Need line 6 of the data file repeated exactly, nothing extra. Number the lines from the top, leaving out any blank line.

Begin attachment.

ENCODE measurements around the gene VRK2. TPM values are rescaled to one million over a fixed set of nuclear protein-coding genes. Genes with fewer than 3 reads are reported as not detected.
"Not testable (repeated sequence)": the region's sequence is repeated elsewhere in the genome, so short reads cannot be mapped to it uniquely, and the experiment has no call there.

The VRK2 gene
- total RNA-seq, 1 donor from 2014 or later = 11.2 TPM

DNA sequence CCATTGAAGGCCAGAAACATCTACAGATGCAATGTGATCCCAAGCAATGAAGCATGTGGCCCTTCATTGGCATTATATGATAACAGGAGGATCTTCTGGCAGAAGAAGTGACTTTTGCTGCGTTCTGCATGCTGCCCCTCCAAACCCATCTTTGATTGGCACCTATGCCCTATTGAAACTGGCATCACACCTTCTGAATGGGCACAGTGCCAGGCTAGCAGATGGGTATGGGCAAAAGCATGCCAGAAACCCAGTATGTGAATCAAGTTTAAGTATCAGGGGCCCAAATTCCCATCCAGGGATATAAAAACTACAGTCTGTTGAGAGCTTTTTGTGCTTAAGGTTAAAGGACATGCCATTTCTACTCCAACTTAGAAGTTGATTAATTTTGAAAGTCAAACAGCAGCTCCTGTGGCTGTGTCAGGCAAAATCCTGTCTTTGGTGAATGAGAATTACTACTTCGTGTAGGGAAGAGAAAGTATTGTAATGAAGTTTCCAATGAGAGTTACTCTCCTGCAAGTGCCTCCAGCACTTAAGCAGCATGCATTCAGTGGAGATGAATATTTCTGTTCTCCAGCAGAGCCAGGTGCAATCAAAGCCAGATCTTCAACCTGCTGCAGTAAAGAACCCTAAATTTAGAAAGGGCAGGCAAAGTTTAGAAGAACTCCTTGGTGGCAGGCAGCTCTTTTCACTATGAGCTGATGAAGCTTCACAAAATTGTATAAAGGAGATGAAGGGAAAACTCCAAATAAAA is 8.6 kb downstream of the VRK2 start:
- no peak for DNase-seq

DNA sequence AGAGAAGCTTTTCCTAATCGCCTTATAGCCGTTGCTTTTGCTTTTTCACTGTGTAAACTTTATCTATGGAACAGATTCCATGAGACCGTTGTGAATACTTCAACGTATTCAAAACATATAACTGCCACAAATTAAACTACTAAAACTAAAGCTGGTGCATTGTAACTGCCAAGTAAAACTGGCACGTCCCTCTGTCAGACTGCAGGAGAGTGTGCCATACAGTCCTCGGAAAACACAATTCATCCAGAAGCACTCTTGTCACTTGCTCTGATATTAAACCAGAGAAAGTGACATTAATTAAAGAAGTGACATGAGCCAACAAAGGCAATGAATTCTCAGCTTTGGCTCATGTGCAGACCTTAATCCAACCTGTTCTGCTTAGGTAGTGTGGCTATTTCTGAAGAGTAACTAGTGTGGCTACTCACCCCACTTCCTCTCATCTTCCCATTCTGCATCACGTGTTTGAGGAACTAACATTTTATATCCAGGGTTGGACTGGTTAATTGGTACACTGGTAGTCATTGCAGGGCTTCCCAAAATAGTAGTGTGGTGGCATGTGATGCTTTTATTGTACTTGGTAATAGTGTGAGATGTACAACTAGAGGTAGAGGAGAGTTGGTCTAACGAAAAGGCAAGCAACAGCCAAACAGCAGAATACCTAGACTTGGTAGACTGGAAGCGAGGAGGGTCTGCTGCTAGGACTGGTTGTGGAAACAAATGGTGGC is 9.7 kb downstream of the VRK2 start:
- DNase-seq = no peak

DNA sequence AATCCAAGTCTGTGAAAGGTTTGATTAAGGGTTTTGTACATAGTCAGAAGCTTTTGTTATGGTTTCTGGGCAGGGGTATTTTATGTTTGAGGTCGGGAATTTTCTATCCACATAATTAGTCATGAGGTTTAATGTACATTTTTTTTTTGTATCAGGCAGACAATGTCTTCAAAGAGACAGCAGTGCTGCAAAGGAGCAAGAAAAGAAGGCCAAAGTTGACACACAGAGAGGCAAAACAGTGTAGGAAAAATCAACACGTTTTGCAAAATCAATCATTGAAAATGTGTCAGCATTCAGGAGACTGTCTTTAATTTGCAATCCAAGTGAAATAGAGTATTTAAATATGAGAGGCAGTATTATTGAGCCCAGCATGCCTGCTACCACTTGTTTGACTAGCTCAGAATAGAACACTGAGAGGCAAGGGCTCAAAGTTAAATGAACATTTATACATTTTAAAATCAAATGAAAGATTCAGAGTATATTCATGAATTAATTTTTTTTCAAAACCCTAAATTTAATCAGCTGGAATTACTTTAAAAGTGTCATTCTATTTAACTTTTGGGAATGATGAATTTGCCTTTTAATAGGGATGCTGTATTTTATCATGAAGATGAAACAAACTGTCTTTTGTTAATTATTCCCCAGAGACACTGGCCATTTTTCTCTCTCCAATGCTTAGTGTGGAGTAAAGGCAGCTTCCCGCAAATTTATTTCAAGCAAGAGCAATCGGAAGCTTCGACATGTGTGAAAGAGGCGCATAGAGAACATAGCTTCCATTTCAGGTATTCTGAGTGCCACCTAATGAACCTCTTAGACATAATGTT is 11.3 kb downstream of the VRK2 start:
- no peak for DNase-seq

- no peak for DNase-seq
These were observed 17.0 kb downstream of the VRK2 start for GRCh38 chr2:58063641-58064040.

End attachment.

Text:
- no peak for DNase-seq